Bill was Second Mate on the old “smokey joe” CGS Estevan under that legendary master mariner, Capt Harry Ormiston (1889-1971), when I joined the (then) Victoria District Marine Agency as the (then) Superintendent of Lights in June 1956, a post I held until Oct 1959. His seamanship, acquired and polished during his many years of sailing with Harry, was absolutely superb, a true credit to his mentor. Among my happy, solid memories of Bill was his skillful handling of the Estevan’s sturdy work boats then used to take supplies ashore at lightstations, often in heavy seas. (No choppers in those days). Not once in my time did he ever misjudge the swells, damage a work boat, or dump its cargo in the water. Nor did he ever cause me to be dunked when I used to jump from the bow onto wet slippery seaweed-covered rocks when doing an annual lighthouse inspection – or when scrambling back on board afterwards.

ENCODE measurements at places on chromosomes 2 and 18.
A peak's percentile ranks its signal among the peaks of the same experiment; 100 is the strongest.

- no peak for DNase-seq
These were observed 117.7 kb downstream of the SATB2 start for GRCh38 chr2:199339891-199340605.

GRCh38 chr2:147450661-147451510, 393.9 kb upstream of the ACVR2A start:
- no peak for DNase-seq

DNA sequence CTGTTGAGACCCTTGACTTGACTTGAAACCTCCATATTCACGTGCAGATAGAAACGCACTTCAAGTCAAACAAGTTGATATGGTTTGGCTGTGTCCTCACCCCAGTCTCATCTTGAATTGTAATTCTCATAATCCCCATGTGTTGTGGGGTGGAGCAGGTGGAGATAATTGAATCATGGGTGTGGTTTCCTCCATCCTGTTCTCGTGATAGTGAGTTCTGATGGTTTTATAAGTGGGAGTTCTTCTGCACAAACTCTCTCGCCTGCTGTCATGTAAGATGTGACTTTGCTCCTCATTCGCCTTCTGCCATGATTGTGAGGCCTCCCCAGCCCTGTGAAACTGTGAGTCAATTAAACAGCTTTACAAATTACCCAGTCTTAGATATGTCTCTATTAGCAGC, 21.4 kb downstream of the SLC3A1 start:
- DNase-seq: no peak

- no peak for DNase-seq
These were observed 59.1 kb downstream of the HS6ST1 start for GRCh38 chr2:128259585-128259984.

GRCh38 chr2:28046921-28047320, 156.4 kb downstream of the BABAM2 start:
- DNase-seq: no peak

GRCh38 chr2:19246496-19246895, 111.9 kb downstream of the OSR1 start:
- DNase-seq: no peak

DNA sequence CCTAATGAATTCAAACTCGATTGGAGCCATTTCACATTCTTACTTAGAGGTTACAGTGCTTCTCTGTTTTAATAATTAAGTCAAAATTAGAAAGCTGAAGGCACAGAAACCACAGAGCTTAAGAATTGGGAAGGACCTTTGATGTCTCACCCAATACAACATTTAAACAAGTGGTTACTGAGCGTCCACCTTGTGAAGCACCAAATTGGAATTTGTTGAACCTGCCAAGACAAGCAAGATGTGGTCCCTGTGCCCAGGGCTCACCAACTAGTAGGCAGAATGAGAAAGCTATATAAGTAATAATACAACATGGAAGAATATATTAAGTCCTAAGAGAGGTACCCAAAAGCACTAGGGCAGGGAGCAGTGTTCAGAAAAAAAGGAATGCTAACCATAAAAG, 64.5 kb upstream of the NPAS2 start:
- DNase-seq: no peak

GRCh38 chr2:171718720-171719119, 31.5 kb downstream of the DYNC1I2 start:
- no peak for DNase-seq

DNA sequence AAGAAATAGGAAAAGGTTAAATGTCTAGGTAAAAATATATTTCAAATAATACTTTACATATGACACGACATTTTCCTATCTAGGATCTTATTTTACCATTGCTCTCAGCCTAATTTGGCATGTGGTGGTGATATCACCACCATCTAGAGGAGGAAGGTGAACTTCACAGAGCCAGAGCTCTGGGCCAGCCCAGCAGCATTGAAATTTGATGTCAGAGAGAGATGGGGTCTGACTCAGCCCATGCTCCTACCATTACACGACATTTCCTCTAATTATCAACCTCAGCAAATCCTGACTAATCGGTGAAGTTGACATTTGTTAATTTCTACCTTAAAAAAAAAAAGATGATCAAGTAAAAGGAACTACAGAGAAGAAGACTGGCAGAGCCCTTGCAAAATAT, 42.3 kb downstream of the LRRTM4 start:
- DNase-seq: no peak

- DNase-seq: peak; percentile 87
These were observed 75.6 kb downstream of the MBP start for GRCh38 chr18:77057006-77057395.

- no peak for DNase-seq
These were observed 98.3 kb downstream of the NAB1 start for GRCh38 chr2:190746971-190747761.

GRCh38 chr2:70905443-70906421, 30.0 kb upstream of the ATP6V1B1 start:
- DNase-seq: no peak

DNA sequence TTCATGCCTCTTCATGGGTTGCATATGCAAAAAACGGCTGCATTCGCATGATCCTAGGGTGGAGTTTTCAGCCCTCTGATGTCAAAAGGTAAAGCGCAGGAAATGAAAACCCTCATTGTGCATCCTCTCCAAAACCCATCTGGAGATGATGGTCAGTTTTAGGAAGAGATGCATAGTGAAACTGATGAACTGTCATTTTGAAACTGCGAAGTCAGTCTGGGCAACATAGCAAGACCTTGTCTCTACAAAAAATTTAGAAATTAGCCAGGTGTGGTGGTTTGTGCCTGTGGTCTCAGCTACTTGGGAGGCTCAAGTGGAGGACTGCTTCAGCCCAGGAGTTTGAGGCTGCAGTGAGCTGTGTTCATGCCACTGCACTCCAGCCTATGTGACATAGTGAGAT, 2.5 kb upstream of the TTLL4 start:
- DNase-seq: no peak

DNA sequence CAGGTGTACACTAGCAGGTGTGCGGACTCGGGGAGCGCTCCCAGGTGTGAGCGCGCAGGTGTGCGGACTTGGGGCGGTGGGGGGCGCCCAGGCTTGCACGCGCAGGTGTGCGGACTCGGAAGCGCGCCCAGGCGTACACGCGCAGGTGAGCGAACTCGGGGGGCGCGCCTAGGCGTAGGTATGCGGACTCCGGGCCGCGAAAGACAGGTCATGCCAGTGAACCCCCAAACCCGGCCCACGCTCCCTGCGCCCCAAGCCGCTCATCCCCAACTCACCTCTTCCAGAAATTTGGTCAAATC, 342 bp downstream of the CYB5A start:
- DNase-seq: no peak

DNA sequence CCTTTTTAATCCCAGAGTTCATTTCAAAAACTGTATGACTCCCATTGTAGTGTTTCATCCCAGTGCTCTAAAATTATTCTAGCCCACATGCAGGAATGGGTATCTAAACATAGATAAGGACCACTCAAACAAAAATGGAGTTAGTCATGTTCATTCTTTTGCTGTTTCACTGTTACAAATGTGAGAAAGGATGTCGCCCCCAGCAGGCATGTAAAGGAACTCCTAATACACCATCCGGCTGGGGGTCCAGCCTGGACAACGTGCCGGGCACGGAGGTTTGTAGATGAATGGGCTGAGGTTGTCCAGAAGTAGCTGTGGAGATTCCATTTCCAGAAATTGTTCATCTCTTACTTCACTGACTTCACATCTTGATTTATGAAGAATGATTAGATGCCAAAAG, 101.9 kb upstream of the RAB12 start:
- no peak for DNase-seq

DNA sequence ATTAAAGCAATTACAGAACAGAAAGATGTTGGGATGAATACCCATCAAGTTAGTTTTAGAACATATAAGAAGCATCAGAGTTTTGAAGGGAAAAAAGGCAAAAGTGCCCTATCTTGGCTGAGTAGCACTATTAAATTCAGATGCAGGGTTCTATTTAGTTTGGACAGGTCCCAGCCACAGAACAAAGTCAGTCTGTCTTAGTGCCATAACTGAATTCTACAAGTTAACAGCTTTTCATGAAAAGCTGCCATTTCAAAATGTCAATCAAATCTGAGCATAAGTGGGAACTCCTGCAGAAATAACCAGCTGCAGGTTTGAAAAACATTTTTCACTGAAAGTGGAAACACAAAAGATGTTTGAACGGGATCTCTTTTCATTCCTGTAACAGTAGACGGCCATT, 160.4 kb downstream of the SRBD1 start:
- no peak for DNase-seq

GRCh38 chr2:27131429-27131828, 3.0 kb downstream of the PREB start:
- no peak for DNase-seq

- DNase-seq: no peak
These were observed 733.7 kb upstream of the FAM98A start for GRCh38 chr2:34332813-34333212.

Captain Exley, as he was when I last met him (his guest for lunch on the CGS Sir James Douglas while visiting Victoria in 1964), was a man I greatly admired and respected – as he was indeed by the lightkeepers who knew him and the ships’ crewmen who served with him. It was my privilege to have known him, enjoyed his friendship and sailed several thousands of West Coast nautical miles with him. – John Bathurst

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Bill’s first love might have been the sea..,but as superintendant of Lights he soon became an avid helicopter passenger and particularly liked low flying.

As pilots we had a wonderful rapport with him and consequently we made every effort to comply with his numerous requests and I for one appreciated the fact that he never pressured us to fly when we considered for instance that the weather precluded flying, but he expected us to give it a try if conditions were marginal, and that was fair enough.